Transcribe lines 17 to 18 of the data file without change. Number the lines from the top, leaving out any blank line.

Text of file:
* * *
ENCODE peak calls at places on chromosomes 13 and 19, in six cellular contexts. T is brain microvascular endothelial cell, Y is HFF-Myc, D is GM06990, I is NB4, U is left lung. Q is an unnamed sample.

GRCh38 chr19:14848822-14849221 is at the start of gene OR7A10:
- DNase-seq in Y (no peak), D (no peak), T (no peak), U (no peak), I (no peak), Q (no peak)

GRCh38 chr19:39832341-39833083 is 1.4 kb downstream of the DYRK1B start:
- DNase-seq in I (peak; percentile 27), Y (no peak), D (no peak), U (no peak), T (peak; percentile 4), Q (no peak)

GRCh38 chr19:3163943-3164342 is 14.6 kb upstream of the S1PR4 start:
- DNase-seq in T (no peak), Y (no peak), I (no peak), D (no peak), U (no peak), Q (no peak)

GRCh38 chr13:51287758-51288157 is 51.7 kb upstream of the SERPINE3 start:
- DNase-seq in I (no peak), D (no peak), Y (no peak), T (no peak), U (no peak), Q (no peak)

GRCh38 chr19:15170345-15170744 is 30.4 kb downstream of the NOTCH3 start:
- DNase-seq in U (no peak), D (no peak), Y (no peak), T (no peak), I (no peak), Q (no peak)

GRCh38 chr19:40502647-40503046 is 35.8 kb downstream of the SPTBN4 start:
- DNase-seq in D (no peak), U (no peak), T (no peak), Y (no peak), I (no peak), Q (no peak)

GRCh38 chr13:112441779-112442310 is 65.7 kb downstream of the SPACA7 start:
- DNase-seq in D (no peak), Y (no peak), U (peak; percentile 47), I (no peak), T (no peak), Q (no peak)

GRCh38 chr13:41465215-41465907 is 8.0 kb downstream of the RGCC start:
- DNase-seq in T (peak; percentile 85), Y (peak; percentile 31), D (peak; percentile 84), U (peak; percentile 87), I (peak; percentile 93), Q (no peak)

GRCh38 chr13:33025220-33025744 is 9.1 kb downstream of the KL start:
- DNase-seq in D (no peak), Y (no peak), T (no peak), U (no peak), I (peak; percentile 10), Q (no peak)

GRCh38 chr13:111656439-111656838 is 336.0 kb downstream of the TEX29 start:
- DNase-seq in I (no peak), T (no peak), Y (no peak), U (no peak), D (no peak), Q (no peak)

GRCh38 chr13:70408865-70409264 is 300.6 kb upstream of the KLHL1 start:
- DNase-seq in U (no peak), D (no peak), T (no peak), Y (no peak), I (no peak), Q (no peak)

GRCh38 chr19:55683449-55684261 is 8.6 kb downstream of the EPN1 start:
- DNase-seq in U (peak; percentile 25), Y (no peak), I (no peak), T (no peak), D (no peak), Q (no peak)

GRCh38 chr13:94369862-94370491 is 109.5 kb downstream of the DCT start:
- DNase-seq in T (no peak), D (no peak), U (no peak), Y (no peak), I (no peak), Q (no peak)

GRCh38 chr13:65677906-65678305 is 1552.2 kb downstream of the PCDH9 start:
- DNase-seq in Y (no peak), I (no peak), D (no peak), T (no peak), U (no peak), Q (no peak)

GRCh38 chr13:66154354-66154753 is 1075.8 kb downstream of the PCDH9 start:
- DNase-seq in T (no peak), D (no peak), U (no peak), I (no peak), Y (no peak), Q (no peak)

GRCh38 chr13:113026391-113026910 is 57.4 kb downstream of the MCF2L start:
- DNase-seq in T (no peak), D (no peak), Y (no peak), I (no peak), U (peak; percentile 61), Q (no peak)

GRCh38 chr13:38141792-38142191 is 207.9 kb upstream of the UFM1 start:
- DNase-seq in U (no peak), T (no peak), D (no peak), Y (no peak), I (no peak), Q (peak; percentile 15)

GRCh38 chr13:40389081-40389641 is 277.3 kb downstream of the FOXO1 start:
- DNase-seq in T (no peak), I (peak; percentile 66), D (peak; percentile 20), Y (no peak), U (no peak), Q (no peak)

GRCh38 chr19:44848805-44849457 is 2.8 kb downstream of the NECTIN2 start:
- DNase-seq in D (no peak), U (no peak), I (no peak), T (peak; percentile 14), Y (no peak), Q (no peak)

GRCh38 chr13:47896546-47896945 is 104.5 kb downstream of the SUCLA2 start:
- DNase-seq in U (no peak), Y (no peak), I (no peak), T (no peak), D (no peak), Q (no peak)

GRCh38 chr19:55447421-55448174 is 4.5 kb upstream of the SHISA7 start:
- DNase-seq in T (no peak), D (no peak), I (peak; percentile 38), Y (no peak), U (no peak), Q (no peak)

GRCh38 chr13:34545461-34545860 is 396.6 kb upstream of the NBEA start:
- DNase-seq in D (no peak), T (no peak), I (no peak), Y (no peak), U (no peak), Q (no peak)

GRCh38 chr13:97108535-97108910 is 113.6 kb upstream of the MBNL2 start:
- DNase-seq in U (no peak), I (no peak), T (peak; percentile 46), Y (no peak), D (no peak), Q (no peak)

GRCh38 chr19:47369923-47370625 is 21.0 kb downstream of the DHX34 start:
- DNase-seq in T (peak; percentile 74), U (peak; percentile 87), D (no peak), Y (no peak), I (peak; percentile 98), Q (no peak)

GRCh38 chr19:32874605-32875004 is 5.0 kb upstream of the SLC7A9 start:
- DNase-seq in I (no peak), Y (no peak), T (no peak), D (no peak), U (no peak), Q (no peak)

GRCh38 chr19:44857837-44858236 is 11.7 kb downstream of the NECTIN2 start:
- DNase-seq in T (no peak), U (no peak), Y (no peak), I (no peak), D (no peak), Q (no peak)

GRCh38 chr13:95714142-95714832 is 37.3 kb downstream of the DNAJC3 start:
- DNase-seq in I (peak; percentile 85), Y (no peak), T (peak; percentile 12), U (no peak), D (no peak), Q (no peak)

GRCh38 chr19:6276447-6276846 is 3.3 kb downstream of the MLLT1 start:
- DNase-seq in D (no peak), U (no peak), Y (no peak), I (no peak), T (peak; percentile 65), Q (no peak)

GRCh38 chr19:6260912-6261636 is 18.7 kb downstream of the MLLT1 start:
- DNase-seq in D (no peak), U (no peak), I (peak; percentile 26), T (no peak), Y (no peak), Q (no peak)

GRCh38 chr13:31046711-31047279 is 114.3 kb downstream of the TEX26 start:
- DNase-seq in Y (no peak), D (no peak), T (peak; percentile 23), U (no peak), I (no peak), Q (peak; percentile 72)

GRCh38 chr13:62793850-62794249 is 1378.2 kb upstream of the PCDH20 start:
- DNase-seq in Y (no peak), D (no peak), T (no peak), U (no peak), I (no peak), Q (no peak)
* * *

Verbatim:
- DNase-seq in T (peak; percentile 85), Y (peak; percentile 31), D (peak; percentile 84), U (peak; percentile 87), I (peak; percentile 93), Q (no peak)

GRCh38 chr13:33025220-33025744 is 9.1 kb downstream of the KL start: